DESPITE talk of an economic upturn the number of people fed by Andover foodbank soared by 29 per cent in 2013 – far exceeding the organisation’s expectations.
Of the 5,597 people fed during the year 1,799 were children, with December being the busiest month.
Organisers say the rise in numbers was caused by an increase in the number of people facing crisis within the Test Valley.
Although the Trussell Trust and foodbanks in general received increased publicity throughout 2013 the local group says it has no evidence that this inflated the number of those it fed.
Its partners at professional care agencies give food vouchers only to clients that they assess are in crisis and they continue to work with these clients to resolve longer term issues.
In addition to difficult economic conditions changes arising from the Welfare Reform Act 2012 were thought to be a factor in the increased demand in the second half of 2013.
One thing that improved in 2013 was that benefit delay was a factor in only 34.13 per cent of cases compared to 37 per cent in 2012.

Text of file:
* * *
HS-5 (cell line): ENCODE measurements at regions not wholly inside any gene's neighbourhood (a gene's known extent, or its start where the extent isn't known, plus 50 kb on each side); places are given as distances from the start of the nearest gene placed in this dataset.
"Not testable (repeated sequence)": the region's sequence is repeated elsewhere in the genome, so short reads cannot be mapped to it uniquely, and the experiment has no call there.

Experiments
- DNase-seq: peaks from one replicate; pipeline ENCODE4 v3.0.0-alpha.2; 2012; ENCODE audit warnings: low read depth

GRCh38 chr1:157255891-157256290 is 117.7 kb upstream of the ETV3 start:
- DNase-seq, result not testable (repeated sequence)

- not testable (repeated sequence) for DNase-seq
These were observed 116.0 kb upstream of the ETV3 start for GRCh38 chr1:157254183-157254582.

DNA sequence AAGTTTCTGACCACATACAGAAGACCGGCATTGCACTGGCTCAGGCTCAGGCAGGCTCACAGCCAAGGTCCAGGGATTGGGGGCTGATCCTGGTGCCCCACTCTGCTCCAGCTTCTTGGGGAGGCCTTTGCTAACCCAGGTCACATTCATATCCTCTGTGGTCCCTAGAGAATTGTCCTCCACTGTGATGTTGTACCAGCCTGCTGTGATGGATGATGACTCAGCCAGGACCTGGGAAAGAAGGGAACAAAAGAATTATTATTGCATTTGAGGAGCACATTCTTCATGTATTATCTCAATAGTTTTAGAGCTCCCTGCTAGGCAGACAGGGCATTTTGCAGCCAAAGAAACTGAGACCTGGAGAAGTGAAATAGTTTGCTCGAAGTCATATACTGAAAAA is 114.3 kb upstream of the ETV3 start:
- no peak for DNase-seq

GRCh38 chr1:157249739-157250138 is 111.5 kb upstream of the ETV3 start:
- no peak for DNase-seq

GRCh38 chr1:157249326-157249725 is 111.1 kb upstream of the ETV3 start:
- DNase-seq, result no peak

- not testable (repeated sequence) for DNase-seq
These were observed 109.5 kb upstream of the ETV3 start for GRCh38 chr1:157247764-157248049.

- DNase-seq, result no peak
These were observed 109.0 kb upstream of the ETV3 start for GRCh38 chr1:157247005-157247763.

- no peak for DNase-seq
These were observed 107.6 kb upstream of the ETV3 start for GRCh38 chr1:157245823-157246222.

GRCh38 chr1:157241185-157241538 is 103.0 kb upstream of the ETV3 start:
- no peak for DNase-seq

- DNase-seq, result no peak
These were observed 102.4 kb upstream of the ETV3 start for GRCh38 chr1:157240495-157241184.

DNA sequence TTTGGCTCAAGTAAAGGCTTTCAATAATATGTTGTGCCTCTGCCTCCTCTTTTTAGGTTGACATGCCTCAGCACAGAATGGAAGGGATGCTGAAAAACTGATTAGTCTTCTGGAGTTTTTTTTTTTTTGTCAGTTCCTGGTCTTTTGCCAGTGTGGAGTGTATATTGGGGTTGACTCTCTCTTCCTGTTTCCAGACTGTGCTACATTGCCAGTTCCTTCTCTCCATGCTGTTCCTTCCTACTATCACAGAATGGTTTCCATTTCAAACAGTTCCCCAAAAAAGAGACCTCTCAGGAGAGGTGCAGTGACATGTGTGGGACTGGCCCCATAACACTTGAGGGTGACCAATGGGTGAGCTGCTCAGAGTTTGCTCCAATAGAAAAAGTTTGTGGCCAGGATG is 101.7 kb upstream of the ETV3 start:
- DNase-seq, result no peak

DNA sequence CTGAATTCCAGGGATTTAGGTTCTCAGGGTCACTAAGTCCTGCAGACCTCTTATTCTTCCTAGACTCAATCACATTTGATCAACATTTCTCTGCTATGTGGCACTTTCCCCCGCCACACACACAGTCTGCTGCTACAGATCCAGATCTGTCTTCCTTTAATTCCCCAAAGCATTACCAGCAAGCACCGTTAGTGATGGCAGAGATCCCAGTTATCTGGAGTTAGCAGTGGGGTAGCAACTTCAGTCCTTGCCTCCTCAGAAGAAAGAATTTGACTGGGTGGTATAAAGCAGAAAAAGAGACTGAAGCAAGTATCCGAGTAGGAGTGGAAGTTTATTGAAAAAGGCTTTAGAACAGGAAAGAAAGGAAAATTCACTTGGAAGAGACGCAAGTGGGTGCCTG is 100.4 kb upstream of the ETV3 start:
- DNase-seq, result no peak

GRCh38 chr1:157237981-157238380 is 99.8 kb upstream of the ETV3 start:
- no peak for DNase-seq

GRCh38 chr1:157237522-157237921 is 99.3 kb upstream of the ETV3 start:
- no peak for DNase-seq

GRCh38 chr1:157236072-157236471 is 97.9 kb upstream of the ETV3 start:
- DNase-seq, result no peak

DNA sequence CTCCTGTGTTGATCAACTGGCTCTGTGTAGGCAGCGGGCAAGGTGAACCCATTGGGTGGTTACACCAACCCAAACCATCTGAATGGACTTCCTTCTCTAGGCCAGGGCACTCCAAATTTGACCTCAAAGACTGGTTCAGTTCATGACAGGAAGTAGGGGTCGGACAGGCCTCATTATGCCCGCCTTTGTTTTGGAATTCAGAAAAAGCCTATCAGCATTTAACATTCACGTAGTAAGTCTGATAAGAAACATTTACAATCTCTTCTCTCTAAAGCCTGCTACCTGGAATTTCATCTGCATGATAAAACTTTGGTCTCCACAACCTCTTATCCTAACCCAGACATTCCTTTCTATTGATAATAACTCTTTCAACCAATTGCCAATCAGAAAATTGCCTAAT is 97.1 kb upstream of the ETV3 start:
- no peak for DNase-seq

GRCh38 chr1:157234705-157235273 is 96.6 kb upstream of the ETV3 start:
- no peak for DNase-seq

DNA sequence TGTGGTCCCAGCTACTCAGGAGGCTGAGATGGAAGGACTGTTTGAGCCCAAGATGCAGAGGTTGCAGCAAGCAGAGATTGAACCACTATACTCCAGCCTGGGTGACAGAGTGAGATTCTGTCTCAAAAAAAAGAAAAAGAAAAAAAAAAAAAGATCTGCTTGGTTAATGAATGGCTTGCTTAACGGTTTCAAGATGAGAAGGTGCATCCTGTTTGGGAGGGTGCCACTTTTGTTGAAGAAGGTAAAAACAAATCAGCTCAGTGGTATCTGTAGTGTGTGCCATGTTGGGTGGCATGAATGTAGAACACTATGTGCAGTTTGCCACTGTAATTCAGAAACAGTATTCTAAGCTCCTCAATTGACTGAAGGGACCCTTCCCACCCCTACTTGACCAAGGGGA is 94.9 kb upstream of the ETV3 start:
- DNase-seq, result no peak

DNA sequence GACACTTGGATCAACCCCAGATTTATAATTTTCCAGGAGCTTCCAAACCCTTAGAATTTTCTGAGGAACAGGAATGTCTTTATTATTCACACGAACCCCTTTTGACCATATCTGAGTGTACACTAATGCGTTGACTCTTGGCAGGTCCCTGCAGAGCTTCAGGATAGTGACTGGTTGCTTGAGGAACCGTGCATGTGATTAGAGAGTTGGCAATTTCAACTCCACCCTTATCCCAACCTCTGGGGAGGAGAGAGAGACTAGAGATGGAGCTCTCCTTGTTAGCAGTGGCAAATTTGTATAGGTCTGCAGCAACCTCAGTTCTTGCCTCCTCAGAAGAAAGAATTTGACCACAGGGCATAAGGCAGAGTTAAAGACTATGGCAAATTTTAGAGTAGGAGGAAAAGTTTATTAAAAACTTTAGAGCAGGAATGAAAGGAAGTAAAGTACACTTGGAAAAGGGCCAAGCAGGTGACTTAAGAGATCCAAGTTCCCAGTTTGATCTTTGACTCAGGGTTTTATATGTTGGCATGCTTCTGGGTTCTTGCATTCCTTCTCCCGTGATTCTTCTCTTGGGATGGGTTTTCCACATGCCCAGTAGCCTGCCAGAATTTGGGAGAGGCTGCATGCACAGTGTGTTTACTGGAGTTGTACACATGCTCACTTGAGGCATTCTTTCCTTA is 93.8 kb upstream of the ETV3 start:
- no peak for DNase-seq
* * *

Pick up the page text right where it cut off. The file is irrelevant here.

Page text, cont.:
The main reasons for crisis remain financial and the foodbank has continued to see clients in work but struggling to pay their bills on part-time hours.
Foodbank secretary Annie Mihell said: “With generous food and financial donations and volunteer support we were able to meet this demand and run a number of other initiatives including cookery courses for young mothers and the introduction of a garden to grow produce and provide work opportunities for supported volunteers.
“Our growth has required a reassessment of our warehouse capacity and we have now leased a warehouse at commercial rates.
“This has a huge impact on our running costs and in 2014 we will be focusing on fundraising to ensure that we can secure the stability of the Andover foodbank.”